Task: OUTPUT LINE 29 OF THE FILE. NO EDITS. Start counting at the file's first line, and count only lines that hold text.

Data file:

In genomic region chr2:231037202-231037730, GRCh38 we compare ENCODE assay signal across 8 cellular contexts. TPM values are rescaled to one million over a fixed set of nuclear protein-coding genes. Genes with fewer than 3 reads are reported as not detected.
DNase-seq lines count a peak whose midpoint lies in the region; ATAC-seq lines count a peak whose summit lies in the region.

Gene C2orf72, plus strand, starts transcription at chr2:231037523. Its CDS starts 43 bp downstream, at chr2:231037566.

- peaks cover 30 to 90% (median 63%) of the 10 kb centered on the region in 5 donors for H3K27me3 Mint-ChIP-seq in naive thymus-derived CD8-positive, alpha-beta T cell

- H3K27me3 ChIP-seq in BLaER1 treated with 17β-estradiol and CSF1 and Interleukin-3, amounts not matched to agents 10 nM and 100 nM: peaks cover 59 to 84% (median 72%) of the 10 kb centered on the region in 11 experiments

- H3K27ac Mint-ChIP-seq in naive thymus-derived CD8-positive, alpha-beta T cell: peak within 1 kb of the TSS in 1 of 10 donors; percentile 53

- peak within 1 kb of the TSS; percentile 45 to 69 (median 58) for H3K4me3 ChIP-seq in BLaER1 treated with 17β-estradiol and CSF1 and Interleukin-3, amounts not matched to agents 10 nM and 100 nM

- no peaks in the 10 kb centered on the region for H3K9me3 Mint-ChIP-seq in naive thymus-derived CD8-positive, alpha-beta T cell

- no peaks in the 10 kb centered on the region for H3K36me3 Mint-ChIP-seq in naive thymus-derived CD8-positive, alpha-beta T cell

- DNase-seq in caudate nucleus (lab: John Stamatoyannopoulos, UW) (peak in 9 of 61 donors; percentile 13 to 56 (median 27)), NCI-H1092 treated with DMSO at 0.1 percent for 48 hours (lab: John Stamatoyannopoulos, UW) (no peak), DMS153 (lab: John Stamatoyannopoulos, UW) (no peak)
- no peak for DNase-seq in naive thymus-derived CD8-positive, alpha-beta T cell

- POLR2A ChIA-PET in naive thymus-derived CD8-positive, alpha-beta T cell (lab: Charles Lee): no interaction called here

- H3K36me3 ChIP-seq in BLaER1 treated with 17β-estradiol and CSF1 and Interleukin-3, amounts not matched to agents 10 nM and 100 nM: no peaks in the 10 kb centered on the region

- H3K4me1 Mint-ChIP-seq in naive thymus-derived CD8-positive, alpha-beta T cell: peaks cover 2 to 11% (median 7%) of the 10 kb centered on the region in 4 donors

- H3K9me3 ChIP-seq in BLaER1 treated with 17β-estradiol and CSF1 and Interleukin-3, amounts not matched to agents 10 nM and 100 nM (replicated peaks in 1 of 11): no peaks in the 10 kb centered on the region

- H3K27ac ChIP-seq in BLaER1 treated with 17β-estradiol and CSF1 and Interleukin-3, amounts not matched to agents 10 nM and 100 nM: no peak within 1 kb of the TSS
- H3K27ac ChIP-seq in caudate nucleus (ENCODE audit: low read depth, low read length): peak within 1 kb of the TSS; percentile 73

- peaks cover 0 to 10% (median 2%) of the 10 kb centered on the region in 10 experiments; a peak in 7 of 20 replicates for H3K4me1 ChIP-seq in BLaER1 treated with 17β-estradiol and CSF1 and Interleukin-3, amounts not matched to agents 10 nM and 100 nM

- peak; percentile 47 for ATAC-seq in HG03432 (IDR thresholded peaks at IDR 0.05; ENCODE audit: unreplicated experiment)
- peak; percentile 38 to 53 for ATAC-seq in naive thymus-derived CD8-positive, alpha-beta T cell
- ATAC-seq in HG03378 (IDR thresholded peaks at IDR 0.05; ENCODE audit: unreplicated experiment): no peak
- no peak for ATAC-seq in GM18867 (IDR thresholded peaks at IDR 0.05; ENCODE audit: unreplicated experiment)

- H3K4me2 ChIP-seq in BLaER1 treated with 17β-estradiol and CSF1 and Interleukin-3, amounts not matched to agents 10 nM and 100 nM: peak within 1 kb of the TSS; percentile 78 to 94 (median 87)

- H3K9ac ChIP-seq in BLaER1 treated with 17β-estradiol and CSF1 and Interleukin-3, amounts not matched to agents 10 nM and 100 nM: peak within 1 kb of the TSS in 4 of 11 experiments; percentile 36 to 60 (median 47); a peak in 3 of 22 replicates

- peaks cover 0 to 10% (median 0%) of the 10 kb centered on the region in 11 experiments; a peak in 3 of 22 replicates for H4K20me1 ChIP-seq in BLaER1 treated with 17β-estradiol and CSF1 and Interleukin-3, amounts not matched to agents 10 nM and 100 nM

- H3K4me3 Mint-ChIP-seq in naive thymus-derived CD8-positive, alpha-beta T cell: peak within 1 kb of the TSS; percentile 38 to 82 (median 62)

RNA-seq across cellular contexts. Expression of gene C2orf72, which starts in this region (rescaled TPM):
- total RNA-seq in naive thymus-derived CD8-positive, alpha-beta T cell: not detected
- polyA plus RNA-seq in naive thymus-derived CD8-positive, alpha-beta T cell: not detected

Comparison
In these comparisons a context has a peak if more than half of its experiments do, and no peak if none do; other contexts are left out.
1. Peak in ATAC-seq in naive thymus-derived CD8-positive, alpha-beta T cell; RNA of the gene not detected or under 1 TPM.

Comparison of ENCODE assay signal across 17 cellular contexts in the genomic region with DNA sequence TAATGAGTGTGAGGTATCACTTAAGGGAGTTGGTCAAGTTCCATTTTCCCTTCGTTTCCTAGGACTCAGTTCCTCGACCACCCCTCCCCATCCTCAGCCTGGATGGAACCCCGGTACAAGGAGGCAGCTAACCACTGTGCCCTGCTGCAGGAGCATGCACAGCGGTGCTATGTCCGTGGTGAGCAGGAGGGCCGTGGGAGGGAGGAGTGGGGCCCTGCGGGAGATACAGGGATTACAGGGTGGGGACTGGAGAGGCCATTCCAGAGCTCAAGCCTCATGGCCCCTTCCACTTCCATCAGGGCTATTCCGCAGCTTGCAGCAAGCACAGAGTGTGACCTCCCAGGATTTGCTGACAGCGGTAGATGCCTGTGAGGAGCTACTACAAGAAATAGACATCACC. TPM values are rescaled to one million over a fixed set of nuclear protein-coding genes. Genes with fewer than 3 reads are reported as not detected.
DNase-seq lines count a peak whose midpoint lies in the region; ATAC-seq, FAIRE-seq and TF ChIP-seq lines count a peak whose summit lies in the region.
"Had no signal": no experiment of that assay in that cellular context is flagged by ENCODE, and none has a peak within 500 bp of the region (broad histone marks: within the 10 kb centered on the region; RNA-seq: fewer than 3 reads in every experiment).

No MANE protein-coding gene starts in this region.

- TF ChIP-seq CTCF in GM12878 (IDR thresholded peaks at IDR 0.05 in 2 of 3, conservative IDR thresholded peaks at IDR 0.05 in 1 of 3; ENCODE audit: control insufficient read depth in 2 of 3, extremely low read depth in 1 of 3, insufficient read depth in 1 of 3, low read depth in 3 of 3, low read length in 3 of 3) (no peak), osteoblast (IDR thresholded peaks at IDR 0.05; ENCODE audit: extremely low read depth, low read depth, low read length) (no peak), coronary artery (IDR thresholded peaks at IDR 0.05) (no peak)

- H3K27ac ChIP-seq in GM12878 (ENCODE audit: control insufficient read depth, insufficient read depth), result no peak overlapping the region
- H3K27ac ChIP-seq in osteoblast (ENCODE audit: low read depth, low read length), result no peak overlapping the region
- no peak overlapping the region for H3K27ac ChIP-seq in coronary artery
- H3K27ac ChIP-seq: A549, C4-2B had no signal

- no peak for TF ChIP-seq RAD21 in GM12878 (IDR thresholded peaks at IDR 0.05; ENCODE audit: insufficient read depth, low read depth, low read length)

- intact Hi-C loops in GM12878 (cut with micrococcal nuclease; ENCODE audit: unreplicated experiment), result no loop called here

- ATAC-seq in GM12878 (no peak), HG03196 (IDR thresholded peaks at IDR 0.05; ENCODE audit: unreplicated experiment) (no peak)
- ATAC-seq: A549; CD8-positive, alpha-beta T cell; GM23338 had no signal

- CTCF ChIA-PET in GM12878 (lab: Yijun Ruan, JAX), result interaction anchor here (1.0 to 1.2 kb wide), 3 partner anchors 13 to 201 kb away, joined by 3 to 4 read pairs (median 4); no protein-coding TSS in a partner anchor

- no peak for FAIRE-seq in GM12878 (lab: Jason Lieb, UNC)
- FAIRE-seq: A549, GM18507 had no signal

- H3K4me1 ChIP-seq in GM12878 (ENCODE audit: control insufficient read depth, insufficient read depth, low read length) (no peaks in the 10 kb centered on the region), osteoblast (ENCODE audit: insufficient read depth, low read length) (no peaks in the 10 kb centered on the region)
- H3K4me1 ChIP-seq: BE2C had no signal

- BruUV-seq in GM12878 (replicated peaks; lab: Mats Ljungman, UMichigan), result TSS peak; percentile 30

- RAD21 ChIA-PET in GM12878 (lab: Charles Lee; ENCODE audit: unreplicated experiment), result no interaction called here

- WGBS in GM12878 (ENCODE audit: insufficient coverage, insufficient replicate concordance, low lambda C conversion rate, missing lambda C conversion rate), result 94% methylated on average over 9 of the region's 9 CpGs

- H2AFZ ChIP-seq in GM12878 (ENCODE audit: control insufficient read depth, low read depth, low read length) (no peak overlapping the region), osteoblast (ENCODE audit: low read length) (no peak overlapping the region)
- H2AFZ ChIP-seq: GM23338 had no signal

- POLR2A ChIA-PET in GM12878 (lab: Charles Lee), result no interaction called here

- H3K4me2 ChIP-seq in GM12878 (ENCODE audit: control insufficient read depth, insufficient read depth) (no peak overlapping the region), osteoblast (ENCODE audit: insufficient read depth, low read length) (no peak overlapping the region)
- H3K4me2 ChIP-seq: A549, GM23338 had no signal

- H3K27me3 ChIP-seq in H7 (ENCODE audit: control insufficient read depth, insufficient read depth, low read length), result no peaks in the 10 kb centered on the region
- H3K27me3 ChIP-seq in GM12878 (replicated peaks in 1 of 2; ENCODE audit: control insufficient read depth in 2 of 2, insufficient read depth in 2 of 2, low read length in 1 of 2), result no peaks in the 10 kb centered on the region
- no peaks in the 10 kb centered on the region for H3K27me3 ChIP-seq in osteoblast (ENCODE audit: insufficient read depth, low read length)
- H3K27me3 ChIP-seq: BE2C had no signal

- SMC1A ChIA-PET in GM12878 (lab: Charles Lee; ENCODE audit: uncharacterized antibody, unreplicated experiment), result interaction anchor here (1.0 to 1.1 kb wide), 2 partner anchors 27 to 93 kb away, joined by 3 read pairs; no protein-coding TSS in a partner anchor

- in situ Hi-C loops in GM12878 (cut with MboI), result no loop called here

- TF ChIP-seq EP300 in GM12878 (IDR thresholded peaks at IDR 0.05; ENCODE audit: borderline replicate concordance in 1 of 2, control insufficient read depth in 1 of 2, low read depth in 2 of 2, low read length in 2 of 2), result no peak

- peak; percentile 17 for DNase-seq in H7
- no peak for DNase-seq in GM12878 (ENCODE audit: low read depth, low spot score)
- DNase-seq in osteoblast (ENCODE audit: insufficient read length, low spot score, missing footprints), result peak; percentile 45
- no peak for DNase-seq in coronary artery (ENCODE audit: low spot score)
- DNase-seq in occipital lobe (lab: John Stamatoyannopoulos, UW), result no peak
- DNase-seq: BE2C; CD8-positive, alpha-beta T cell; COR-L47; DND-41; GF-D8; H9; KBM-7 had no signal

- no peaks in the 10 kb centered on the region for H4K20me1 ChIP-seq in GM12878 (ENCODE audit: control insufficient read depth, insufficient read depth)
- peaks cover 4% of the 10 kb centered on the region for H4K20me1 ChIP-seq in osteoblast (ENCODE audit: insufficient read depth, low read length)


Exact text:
- polyA plus RNA-seq in naive thymus-derived CD8-positive, alpha-beta T cell: not detected